I also hear people talking about having to worry about managing all that money. What worry? I just invest 5x as much in each thing I'm in with $2M. How is that any harder? You could make a very small case that I'd have to worry more about taxes, but I'm most likely paying 15% for divs and LTCGs either way, and even if I'm not, I can live with a little higher tax rate.

What am I missing? The only other thing I can think of is more people coming after me with their hand out. I like that 1-900-number idea. Or I live pretty much like I do now, and people don't know if I have 8 figures or 7.
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Old 10-16-2017, 08:39 PM   #134
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I don't think I follow that. I mean, I agree it's not necessarily better, but I don't see what I'd worry more about losing it. If I have $2M and am counting on all of that to fund the life I want, if I lose 10% I'm not happy and I have to make some cuts. If I've got $10M, and it's a lot more than I need, if I lose 10% it probably wouldn't faze me, at least not as much.

As long as I don't do something stupid like invest $9M in a can't-miss scheme and put all that at risk, I'm not worrying about losing it.

I also hear people talking about having to worry about managing all that money. What worry? I just invest 5x as much in each thing I'm in with $2M. How is that any harder? You could make a very small case that I'd have to worry more about taxes, but I'm most likely paying 15% for divs and LTCGs either way, and even if I'm not, I can live with a little higher tax rate.

What am I missing? The only other thing I can think of is more people coming after me with their hand out. I like that 1-900-number idea. Or I live pretty much like I do now, and people don't know if I have 8 figures or 7.
I agree. I don't understand how a higher number would mean more worry about losing it assuming you have the usual investments. Say your portfolio takes a 40% hit. You'll still have a higher number remaining. And that might make a huge difference in terms of how tight the belt gets and what you can afford.
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Old 10-16-2017, 08:54 PM   #135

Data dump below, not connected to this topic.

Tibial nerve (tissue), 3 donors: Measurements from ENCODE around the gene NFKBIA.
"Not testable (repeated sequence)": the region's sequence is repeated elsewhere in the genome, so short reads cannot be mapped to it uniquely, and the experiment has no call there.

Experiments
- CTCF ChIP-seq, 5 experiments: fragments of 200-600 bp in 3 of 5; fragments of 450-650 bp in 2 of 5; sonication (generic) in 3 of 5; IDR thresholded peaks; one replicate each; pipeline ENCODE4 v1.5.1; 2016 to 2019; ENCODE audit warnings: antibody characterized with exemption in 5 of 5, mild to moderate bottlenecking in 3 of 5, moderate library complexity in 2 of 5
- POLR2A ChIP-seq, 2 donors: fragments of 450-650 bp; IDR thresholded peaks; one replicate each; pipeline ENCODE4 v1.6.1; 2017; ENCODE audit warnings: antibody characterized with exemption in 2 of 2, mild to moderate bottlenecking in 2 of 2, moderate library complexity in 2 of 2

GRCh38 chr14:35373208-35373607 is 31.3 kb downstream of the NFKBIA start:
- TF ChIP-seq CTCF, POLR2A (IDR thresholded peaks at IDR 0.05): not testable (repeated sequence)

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I don't think I follow that. I mean, I agree it's not necessarily better, but I don't see what I'd worry more about losing it. If I have $2M and am counting on all of that to fund the life I want, if I lose 10% I'm not happy and I have to make some cuts. If I've got $10M, and it's a lot more than I need, if I lose 10% it probably wouldn't faze me, at least not as much.
As long as you spend at the same amount regardless of how much that you make, that's fine. People tend to spend what they make, however. The more stuff or money, the more that you worry about - a part of human nature even though it may not be rationale.
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Old 10-16-2017, 09:03 PM   #136
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As long as spend at the same amount regardless of how much that you make, that's fine. People tend to spend what they make, however.
I haven't noticed that on this forum. People appear to way underspend their assets here.

Probably one major thing that separates the ERs from the rest of the population.

I noticed many folks here immediately thought of gifting in various ways, creating foundations/scholarship funds, providing financial support for family members, etc., not simply ramping up personal spending. Although there were a few interested in upgrading the home and/or buying a second home or boat or plane.
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Old 10-16-2017, 09:08 PM   #137
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What's the point of spending the same amount no matter how much you have?

Where's the fun, where's the drive, why bother?

So, say you find yourself with say 10X the dough you used to have and all you do is worry about it?

Yeah, I guess there's a lot of that thinking here now that I think about it.
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Old 10-16-2017, 09:19 PM   #138
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What's the point of spending the same amount no matter how much you have?

Where's the fun, where's the drive, why bother?

So, say you find yourself with say 10X the dough you used to have and all you do is worry about it?

Yeah, I guess there's a lot of that thinking here now that I think about it.
LOL! I suspect there is the phenomenon of the shrinking withdrawal rate.....

Spending might not stay exactly the same, but maybe it doesn't grow nearly as fast as the assets.

Then again, we know big chunks of assets can disappear in what seems like the blink of an eye.
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Old 10-17-2017, 04:03 AM   #139